Sunday, June 22, 2014

Time Will Tell Us Who Is Trying To Sell Us

A very specific story drives back to these pages. (Posts, I guess, but pages sounds cooler and makes me feel more like an author.) I made it out to see Matisyahu last night for the first time since 2008's Ram's Head visit, where his family and friends were in attendance and consequently, we were treated to an extra special and extended set. That was the night that this duo of buds were inordinately excited to see the Flobots and, much to my puzzlement, chanted the name of their album repeatedly before the group was even on the stage. Now, as it turns out, their premature praise was warranted, as the Flobots exceeded every expectation I had and about six months later, when I stumbled upon a free Flobots show in Vermont, I was indeed the guy chanting the name of the album before the group even made it on stage. I made and lost a few friends that night, needless to say. 

Anyway, I will get back to the Matis show, but first there are a couple of other things to skim over before jumping into, as my weekends of late have actually entailed much more than catching up on sleep and work. A rousing four weeks ago, I made it out to the land of the swimming Whittys and soccer playing Pappases (man that's cool pluralize... seriously, try to say it aloud without smiling), Baltimore, Maryland. The one and only Nick "Lord Baltimore" Pappas was kind enough to open the doors of his kingdom to me as we went to check out the beautiful Camden Yards and see our beloved Os in action. The game itself was nothing much to speak of, as we were thoroughly trounced by the grinning Indians of Cleveland, 9 to 0. Truth be told, I caught an intentional nap late in the game that carried me straight through the seventh inning stretch. I eventually rallied. The Orioles did not. A shame to be sure, but with the great company of the Lord and the ever kind, gracious, and all-around awesome duo of Poppyseed and Emmy, it was hard to be blue for too long. In truth, at one point the game had become so listless that our group ventured to help me in playing what can only be considered the most pathetic game of Name That Tune in all of history. Not worth going into in detail, but let's just say they were very patient with me as I sang the same three notes over and over again trying to place the name and artist of a song that we never did figure out. Also, Nick and I got the chance to re-enact the now infamous "Bud Light drone." As noble a Camden Yards tradition as singing along to John Denver, in my opinion.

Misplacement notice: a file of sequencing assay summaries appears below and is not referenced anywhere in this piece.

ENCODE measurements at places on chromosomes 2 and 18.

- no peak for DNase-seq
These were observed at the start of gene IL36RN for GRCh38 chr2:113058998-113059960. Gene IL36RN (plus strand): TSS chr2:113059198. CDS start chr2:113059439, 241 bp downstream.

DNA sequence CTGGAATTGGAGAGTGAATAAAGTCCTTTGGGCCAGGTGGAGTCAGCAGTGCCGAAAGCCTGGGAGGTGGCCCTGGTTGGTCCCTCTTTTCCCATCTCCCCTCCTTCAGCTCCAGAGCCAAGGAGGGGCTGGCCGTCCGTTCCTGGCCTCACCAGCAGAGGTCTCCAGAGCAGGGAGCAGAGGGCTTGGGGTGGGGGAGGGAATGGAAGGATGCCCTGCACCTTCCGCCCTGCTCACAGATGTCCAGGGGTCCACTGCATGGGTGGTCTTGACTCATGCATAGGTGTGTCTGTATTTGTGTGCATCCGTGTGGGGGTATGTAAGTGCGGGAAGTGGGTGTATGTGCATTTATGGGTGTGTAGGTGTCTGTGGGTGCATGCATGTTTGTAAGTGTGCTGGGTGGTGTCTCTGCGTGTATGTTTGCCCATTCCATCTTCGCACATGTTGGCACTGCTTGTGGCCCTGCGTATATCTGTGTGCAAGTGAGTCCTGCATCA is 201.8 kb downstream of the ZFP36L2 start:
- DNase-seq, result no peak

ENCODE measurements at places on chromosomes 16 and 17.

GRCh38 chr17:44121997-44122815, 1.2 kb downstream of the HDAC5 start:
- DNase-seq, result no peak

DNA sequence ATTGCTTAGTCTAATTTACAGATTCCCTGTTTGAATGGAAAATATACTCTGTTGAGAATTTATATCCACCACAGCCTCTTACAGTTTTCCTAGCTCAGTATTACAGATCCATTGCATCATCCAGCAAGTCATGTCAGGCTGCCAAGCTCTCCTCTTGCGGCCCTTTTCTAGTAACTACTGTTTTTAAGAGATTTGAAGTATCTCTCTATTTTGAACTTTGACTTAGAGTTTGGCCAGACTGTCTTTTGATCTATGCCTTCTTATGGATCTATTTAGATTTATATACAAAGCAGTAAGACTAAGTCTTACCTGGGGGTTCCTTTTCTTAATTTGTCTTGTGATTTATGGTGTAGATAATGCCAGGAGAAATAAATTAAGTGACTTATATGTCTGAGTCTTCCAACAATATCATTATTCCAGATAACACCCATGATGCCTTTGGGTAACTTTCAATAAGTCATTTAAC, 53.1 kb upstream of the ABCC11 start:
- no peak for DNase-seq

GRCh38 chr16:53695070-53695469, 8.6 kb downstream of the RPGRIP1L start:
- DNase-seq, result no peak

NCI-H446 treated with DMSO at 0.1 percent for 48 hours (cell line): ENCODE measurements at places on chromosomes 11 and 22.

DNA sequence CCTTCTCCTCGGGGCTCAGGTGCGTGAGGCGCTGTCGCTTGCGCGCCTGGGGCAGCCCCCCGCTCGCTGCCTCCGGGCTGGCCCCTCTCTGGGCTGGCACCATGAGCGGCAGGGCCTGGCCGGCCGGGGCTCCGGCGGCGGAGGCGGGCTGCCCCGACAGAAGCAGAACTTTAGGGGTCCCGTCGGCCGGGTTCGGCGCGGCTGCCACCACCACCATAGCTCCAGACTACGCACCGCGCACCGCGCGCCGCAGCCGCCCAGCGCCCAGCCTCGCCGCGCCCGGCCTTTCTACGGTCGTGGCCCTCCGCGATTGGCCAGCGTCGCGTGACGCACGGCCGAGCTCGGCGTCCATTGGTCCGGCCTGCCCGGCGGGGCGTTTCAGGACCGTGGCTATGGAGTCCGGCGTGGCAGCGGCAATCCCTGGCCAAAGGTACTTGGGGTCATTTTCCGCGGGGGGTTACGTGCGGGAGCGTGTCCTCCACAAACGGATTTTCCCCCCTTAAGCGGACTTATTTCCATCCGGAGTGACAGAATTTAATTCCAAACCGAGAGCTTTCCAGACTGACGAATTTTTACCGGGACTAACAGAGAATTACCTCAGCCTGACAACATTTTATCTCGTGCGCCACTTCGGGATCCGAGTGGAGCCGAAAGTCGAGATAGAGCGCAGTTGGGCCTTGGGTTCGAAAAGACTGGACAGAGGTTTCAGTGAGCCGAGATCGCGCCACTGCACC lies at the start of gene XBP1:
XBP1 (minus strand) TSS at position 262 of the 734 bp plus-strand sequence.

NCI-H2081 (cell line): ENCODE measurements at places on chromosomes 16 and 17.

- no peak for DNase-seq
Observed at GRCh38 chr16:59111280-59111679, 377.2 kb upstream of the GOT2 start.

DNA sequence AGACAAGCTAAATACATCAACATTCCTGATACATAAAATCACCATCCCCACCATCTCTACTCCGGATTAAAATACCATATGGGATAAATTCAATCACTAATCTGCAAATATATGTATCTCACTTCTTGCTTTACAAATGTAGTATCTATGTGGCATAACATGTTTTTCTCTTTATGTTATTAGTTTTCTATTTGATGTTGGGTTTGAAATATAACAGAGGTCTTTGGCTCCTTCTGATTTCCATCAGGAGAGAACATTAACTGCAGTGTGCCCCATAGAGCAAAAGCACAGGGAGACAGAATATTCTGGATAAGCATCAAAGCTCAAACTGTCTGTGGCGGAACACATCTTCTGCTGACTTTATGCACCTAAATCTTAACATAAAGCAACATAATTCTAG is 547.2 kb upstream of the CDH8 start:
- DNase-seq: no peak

After the game, we said good-bye to Greg and Emmy and Nick and I went back to his place to play some basketball. To an extent, home court advantage came into play, but it would be a diservice to Nick not mention that he actually kicked my butt in some L-O-R-D games. Won't happen twice...

Poor Nick, one of my best friends on this planet, mentioned many times throughout the day how excited he was to have someone in town to talk and watch basketball with. At the time the Eastern Conference Finals between the Heat and Pacers were very much raging and a game was taking place that evening. We definitely took care of the basketball talking. It was the watching that proved more difficult than anticipated.8:30 pm struck, put my feet up in the family recliner, watched the Pacers score the first four points of the game (a couple of nice jumpers by David West), and promptly went out like a light and slept straight through the remainder of the game. I felt so bad and continue to apologize to this day. The Lord, as you would assume from someone with that nickname, handled it with the utmost class. A solid billiard session and an impromptu visit to my aunt in Delaware, put a nice bow on a very solid weekend. 

The following weekend featured yet another thrilling excursion for which I stayed conscious the entire time! *fist bumps self* I ventured with yet another gentleman of lore, Matty Matura to see Dave Matthews Band. Each Dave concert is special, for sure. With that said, what made this show extra special was that this time around, DMB is strumming two sets of great tunes. One acoustic, one electric. Also, this was my first sojourn to SPAC (Saratoga). One of the great Dave venues. From a musical standpoint, the band was on point of course. My analysis of the show is not why your reading this blog, so I won't go into too much detail, as it would be a post in and of itself. Very quickly, I got my first "Pay For What You Get" which I was elated about, got my first "Say Goodbye" which next to a particularly choice "Dancing Nancies" was the highlight of the show. Also, I don't think there's anything in music, much less DMB, that gives me chills more than the vocal build/riff that Dave goes during live renditions of "You Might Die Trying". Awesome.